If you attended Motorclassica in 2017, you may remember this car, as it was the Best in Show winner that year.
Fully restored by owner David Berthon over a 15-year period, this 1913 Rolls-Royce Silver Ghost London-to-Edinburgh Continental is one of 188 built, of which only six are known to survive today. The model took its name from Rolls-Royce’s victory over arch rival Napier in an RAC-observed test from London to Edinburgh in 1911.
With engine, transmission and running gear changes made to improve performance, what’s notable with these cars is that they were the only Rolls-Royces to officially enter – and win - a grand prix, albeit the 1913 Spanish Grand Prix, which was closer to an observed trial than a grand prix in the accepted sense.
This particular car started its life in London with a Connaught Torpedo body and was requisitioned for use by the British Army in World War I. In 1925, it was imported to Australia by a Sydney doctor and fitted with a touring body by Properts’ Motor Body Works in Newtown. In subsequent years, it would be rebodied multiple times and serve as a mourning car for a funeral parlour and even a tow truck before it was abandoned. Rediscovered in the 1960s, the Rolls was fitted with the touring body, produced by Peel’s of Brisbane in the style of a 1913 Sunbeam, that it wears today.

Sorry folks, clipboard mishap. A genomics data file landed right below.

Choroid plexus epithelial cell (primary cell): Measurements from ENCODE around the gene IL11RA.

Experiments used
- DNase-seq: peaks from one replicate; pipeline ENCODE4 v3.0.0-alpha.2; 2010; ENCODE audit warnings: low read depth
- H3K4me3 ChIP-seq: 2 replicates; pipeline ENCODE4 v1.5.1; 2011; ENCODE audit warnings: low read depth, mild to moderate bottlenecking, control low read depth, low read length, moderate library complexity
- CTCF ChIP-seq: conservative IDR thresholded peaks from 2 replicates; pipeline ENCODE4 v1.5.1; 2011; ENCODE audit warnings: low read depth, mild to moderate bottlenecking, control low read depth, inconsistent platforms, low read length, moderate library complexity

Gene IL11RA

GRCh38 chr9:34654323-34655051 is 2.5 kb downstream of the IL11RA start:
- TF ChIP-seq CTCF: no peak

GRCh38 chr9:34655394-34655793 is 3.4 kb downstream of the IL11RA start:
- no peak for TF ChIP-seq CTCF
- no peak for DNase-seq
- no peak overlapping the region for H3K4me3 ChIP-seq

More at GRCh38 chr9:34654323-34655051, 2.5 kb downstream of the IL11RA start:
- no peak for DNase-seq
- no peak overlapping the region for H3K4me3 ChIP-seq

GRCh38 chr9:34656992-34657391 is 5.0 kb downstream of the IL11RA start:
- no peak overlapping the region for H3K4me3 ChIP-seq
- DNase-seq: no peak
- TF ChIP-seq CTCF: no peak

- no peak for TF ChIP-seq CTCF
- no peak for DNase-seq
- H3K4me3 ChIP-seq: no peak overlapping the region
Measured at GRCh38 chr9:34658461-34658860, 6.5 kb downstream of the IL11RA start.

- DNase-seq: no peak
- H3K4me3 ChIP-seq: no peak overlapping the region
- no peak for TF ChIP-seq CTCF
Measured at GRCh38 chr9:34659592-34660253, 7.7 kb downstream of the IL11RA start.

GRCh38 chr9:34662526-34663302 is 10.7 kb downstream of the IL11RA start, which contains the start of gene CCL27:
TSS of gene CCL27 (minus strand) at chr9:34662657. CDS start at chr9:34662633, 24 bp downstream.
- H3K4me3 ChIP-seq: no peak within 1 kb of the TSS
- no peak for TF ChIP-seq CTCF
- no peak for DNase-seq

Berthon acquired the car in 2001 and showed admirable devotion and patience over the course of the 15-year-restoration, which was undertaken by two Victorian-based specialists.
A worthy winner in the I.C.B.M. class, this car was also the A Lange & Söhne People’s Choice winner and Best in Show runner-up.